Fat… a Love-Hate Affair
Life is full of paradoxes! If you are even remotely interested in health and nutrition, you have probably heard of the French Paradox. It goes like this: The French eat more saturated fat than Americans, but they suffer less incidence of heart disease. This cannot be right if you believe saturated fat increases blood cholesterol and causes heart disease. In fact, some scientists tried to prove the data itself is all smoke and mirrors (false statistics). However, most searched for other things in the French diet that could negate the effect of saturated fat.
I was a graduate student studying lipoprotein metabolism 25 years ago when the French Paradox was first brought to light. At the time, we already knew LDL cholesterol has to be somehow oxidized before it can be deposited on the blood vessel walls. So there was great curiosity about antioxidants in the French diet that would prevent LDL oxidation. Could it be the antioxidants found in grapes that end up in the wine the French drink all the time? Lo and behold, we found grape juice and red wine prevent LDL oxidation in the test tube. We didn’t stop there and showed the same effect when we looked at dark beer. This is not a big deal, right? Beer is basically a fermented liquid plant extract and could contain antioxidants found in barley and hop. But wait, what if I told you that we also discovered that cigarette smoke extract contains antioxidant polyphenols and prevents LDL oxidation? If you don’t believe me, go read the paper we published about this finding in the journal Atherosclerosis.1
Now, some of you may get really excited and think you can get your daily antioxidants and forget all about heart disease by indulging in shots and puffs at the end of a day. This is of course a pipe dream!
As you see, science can be confusing! Just like life itself, it is complicated even though it sometimes looks simple on the surface. There is always something else. The hope of science is that we’ll eventually find the truth if we keep searching for it. And in the case of saturated fat and heart disease, we may do just that.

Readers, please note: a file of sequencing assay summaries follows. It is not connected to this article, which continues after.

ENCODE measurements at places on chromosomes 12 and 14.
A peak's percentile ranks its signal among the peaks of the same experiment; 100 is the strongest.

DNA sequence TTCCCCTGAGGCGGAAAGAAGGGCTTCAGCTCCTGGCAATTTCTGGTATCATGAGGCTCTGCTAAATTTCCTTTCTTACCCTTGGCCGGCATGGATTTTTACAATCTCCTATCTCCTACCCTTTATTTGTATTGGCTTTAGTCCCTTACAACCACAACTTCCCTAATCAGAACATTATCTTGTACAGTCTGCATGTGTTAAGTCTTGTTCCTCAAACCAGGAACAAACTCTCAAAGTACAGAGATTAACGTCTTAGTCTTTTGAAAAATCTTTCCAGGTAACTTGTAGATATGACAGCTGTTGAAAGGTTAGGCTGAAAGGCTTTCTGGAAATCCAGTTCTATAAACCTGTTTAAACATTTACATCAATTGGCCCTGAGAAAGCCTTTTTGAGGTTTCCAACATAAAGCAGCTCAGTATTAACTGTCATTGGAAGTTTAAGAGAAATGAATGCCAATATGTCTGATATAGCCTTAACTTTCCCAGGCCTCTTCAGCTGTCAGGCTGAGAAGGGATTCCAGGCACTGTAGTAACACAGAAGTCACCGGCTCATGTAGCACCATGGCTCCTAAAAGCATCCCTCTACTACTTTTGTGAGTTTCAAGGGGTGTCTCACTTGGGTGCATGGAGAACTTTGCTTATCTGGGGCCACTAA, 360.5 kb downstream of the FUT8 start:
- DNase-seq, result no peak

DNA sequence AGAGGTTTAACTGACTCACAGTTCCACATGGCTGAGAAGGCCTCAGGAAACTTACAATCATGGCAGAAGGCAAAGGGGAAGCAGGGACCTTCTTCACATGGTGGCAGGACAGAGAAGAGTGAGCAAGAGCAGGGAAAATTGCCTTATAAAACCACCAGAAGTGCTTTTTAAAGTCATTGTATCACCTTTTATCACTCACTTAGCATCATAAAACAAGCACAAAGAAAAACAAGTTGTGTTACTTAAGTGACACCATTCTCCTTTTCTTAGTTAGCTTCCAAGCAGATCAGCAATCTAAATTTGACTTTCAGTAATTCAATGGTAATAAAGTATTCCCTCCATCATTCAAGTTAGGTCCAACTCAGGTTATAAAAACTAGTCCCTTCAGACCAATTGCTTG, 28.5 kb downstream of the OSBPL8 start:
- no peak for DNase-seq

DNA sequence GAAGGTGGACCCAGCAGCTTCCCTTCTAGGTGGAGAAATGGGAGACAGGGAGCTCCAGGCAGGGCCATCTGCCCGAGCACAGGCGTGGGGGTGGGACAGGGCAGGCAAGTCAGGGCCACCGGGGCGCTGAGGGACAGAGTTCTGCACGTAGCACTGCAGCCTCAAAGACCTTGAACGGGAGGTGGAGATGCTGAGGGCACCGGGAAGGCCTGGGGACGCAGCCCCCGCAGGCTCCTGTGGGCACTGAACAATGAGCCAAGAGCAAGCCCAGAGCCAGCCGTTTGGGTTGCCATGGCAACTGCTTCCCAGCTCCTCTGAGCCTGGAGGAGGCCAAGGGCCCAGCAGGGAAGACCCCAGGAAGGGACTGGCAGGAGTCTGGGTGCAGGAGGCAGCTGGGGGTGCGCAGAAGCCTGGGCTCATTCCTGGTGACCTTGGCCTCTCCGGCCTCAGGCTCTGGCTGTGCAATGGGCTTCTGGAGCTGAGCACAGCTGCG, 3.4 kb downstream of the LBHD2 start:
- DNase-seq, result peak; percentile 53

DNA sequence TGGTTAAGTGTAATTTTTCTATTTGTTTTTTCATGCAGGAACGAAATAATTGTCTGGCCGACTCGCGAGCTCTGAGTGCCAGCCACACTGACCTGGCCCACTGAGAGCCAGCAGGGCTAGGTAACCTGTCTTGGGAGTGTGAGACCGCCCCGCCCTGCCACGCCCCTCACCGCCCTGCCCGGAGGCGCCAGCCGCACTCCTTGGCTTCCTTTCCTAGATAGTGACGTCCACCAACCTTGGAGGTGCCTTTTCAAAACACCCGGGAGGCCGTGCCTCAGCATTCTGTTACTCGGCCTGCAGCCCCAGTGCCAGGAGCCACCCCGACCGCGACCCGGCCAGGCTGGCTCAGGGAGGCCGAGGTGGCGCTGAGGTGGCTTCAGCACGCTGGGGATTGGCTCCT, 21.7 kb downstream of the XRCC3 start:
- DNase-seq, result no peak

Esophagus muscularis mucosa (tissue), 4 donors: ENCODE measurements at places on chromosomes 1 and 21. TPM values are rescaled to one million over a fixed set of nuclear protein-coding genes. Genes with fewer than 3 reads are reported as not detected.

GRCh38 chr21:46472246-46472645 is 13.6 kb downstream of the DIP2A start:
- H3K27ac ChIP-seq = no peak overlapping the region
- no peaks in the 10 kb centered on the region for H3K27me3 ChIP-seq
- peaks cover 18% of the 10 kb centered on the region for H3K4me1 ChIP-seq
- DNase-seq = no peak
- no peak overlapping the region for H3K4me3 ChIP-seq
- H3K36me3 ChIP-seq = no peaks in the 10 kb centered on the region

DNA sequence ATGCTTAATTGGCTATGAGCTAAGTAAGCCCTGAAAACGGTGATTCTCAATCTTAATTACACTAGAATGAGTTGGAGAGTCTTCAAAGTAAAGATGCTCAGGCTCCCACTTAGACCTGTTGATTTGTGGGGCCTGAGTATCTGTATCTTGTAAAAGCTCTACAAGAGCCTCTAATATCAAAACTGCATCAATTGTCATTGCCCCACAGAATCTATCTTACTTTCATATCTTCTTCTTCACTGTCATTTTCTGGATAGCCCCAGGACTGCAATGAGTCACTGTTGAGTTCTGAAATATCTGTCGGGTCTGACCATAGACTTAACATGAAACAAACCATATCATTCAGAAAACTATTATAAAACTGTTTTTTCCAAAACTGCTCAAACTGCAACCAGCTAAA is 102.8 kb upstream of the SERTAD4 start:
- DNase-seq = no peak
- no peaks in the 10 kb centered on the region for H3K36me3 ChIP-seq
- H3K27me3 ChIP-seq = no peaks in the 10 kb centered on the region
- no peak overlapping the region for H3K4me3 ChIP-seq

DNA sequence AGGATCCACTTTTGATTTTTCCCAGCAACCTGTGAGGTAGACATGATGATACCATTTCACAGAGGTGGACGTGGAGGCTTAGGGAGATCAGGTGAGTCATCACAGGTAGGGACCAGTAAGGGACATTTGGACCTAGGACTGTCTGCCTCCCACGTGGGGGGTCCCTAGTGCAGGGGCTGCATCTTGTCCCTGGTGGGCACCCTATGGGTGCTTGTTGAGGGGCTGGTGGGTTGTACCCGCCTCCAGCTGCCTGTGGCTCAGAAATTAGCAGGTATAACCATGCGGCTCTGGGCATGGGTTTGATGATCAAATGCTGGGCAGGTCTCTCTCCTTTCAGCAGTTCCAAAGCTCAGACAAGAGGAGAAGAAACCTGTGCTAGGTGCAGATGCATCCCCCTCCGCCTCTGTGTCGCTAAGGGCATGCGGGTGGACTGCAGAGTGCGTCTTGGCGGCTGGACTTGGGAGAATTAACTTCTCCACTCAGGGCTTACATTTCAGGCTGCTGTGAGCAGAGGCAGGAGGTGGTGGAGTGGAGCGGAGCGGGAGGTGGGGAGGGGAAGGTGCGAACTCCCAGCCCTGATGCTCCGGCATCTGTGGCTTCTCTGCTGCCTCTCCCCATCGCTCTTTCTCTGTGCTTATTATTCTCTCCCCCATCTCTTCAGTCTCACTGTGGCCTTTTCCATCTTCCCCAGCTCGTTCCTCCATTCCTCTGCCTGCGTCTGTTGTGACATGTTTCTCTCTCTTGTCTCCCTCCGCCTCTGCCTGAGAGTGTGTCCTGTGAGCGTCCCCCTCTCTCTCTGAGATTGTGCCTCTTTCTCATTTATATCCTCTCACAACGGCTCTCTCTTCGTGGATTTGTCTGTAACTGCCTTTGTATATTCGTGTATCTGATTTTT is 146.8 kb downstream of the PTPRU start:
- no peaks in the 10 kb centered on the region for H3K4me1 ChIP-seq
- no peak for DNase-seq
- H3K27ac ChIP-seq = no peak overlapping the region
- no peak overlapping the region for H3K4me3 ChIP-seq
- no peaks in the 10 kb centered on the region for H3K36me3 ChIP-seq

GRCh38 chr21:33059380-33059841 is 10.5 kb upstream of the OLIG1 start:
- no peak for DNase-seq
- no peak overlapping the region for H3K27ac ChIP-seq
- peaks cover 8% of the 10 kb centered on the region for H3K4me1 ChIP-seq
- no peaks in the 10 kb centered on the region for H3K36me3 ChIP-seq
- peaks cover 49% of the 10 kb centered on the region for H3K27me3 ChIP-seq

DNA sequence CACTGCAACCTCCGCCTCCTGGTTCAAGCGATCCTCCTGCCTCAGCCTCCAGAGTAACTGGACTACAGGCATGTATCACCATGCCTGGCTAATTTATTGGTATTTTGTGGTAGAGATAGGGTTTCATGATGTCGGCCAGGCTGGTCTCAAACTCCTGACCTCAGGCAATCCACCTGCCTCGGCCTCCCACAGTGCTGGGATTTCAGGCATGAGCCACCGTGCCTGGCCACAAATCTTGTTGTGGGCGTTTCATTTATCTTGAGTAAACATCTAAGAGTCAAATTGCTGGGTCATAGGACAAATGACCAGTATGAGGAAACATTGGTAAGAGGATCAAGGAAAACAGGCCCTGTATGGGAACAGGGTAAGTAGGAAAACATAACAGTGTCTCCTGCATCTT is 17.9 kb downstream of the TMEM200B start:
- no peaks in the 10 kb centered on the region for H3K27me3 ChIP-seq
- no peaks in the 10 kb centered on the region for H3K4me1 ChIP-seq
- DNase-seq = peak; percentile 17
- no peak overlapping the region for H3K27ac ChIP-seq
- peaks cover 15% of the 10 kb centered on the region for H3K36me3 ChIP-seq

Now back to the French Paradox. Could it be that saturated fat does not cause heart disease after all? Well, this is precisely what many new studies have told us.2 Although it’s welcome news to most consumers, the idea that saturated fat is not bad for our hearts may cause a heart attack in folks too committed to the opposite view!
Love it or hate it, fat is an intimate part of our lives. We love fat because it makes food taste good and makes us feel contented. We hate it when it accumulates at the wrong places. We cannot live without fat because it is absolutely necessary for many basic physiological functions inside our body. But too much fat, as seen in hyperlipidemia, atherosclerosis and obesity, also harms our health. How can all these statements be true? And what do they tell us about the fat in the foods we eat? This is where science seems to get really fuzzy.
Welcome to the fat world, a place full of love-hate stories! Or is it? If you put this question to lipid scientists — or “fat guys” as we may also be known — you’ll probably get a very different perspective from the one you’re used to. Over the past few decades, we have uncovered so much about how the human body metabolizes fat. Although we still have more to learn, there’s hope that we may finally put many of our nagging fat questions to rest.
So stay tuned…
- Chen Chen, George Loo (1995) Cigarette smoke extract inhibits oxidative modification of low density lipoprotein. Atherosclerosis 112:177-185.
- Russell J de Souza, Andrew Mente, Adriana Maroleanu, Adrian I Cozma, Vanessa Ha, Teruko Kishibe, Elizabeth Uleryk, Patrick Budylowski, Holger Schünemann, Joseph Beyene, Sonia S Anand (2015) Intake of saturated and trans unsaturated fatty acids and risk of all cause mortality, cardiovascular disease, and type 2 diabetes: systematic review and meta-analysis of observational studies. BMJ 351:h3978.